Natalie Portman thanks Mark Zuckerberg for launching Facebook after she left Harvard

Natalie Portman is grateful Facebook was launched by Harvard alumni Mark Zuckerberg after she left the Ivy League institution.

In an interview with Willie Geist for Sunday Today, the Oscar-winning Black Swan actress, who studied at Harvard University from 1999 to 2003, at the same time as the billionaire tech mogul, looked back on her college years, and shared her relief that her youthful mistakes were not documented on the social networking site.

Natalie explained she “was really lucky” to be able to do “stupid things” during her college days which weren’t later shared for public consumption.

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“Actually, Facebook was invented when I was a senior by freshman Mark Zuckerberg at Harvard,” she shared in a video clip obtained by People. “So I went to school with no Facebook, no Instagram, no cameras on phones. So I was really able to go about my business and not have it documented for public consumption.

“Which was really lucky ’cause, guess what? It’s good to like, make mistakes and do stupid things when you’re a teenager and young adult and not have it haunt you forever,” she sighed. “So I was very lucky in kind of missing that by a fraction. Thank you Mark Zuckerberg for being very young.”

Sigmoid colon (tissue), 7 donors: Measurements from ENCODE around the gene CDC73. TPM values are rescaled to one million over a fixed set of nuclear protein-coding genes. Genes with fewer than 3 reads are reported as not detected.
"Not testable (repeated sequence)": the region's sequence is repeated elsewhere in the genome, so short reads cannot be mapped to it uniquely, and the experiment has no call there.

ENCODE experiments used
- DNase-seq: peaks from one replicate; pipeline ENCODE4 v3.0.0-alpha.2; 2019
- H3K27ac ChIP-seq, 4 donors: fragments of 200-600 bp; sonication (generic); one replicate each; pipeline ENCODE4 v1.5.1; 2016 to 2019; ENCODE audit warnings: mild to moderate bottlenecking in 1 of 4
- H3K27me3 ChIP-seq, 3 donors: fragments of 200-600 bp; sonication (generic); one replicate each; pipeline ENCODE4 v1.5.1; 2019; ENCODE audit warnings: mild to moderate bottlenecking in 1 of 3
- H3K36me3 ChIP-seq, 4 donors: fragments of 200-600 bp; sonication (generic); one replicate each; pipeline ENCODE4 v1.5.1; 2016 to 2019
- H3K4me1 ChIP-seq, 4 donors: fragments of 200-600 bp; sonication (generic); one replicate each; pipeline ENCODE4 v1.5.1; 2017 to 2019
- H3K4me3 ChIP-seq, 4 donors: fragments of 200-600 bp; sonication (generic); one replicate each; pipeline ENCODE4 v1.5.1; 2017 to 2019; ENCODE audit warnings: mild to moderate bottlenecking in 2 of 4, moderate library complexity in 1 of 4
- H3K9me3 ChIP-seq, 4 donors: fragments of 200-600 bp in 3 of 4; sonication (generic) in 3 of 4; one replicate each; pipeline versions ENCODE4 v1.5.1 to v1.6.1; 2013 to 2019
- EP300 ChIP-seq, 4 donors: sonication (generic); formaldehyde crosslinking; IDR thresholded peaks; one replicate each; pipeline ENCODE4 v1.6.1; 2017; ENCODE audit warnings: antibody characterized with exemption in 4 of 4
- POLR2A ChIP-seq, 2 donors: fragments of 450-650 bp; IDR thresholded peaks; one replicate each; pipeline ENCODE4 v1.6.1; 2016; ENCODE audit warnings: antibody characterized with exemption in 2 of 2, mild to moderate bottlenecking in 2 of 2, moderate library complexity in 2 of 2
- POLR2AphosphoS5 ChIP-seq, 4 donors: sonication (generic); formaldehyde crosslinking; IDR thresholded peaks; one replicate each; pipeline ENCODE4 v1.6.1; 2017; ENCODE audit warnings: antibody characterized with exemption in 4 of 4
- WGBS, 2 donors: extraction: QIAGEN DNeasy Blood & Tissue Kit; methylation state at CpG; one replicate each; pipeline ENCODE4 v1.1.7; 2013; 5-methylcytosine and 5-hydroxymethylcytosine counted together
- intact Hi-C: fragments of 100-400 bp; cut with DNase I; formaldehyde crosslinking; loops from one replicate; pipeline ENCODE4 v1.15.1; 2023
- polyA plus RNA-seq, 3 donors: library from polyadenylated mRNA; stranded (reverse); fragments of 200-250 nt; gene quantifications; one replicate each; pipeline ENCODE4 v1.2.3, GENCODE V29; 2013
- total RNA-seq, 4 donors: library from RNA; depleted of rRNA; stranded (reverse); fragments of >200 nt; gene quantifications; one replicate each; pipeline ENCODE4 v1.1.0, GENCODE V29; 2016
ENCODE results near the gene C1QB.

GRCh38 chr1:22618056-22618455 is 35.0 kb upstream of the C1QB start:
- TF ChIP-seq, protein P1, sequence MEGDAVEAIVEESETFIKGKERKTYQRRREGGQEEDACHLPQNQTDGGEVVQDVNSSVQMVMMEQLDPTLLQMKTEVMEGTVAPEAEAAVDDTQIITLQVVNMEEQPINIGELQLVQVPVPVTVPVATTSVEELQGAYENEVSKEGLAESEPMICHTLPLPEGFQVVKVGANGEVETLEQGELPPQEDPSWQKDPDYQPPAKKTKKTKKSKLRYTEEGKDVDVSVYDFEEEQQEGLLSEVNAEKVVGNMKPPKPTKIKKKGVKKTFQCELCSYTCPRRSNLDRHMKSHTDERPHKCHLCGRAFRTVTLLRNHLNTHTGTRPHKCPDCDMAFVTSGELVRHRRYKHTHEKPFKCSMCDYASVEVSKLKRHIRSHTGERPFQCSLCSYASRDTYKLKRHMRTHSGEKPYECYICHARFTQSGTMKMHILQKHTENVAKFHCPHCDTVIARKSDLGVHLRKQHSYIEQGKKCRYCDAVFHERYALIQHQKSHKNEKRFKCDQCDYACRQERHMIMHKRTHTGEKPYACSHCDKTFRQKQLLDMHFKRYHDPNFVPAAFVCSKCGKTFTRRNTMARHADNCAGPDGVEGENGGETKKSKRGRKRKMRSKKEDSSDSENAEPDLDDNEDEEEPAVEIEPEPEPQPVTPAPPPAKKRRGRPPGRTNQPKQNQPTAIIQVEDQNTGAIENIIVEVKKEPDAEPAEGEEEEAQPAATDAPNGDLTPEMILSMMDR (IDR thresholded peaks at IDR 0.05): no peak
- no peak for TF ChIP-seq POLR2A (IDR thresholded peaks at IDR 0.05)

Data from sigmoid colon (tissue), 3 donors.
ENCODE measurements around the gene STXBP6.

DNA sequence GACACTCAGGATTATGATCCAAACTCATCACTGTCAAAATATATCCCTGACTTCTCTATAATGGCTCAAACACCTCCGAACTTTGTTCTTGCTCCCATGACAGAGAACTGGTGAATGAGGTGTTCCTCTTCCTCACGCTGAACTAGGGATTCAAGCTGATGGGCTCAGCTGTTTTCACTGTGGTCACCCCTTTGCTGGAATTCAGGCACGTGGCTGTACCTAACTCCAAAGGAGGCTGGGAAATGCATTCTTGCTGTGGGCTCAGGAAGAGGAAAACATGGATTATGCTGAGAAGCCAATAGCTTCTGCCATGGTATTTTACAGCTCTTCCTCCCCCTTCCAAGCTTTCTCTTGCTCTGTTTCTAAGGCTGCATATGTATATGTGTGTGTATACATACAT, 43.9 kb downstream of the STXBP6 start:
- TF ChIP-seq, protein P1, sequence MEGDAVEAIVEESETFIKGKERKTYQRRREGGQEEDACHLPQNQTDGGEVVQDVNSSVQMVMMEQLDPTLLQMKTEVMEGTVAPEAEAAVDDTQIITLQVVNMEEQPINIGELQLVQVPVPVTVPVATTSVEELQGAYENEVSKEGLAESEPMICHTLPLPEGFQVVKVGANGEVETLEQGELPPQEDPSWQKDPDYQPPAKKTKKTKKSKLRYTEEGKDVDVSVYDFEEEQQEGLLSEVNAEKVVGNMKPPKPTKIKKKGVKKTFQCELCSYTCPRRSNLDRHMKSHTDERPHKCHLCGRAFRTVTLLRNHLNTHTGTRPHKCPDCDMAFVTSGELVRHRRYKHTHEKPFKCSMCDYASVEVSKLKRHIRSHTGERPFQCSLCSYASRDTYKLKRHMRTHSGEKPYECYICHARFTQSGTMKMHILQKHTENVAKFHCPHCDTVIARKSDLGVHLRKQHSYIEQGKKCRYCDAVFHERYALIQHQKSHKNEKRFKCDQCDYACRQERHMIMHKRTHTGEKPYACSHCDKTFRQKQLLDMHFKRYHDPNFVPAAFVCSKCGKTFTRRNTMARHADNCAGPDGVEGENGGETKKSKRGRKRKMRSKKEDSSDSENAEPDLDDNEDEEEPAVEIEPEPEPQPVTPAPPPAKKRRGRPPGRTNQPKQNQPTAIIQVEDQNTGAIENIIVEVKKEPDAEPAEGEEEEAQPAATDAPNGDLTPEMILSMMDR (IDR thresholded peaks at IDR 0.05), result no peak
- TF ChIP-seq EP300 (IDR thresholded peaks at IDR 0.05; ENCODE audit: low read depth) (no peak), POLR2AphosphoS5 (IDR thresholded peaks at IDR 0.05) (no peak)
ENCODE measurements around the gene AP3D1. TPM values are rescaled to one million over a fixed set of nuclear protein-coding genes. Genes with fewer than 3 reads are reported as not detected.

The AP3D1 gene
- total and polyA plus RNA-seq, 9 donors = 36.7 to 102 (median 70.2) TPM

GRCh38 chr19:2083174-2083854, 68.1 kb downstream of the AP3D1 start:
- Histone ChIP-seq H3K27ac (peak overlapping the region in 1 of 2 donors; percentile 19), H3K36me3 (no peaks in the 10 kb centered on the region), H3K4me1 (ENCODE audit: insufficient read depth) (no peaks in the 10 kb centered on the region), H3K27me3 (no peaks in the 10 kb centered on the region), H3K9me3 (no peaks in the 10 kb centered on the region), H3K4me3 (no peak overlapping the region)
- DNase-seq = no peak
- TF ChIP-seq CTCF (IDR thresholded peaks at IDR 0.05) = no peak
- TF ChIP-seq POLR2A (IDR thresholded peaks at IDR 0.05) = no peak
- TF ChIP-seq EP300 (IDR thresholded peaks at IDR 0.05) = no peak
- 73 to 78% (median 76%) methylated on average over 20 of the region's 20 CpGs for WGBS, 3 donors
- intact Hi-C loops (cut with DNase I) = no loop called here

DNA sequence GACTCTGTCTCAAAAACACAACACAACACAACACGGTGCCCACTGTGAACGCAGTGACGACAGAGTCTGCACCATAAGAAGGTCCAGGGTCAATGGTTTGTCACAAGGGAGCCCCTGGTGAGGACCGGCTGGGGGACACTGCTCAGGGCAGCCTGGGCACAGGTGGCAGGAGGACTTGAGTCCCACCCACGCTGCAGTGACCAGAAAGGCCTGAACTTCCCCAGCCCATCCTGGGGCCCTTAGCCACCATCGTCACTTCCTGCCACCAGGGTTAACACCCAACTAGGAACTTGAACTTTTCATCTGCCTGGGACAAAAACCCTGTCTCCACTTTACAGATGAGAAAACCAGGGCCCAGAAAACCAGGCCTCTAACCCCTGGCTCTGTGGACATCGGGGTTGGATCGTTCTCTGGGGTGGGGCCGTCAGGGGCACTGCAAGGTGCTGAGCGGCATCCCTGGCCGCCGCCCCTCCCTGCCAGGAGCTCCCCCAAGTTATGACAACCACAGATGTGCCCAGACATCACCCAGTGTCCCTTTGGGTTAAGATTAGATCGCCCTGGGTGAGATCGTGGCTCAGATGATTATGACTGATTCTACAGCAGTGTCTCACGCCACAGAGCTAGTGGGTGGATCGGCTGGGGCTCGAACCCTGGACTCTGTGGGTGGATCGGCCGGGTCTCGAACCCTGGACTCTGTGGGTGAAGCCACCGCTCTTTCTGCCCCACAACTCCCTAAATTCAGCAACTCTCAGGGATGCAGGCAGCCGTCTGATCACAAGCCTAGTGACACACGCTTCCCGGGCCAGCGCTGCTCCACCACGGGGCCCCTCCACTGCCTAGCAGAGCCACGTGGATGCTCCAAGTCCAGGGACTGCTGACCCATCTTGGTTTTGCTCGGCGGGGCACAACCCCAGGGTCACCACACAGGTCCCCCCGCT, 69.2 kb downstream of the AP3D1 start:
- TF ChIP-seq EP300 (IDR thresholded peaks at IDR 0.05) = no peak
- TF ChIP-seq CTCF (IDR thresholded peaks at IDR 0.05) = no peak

The 37-year-old has previously shared that she had little interest in social media and was fine being on the sidelines.

“It feels like the last thing you want to do,” she told Business Insider in 2016. “It’s so much unwanted interest in your privacy that you don’t want to invite anymore.”

The Vox Lux star, who shares children Amalia and Aleph with ballet dancer husband Benjamin Millepied, finally broke her social media ban in 2018, joining Facebook-owned Instagram to spread the word about anti-sexual harassment initiative Time’s Up.

“Everyone’s resolution for the year: No more accepting sexual harassment and inequality at work as normal. It’s not normal,” she captioned her first post.

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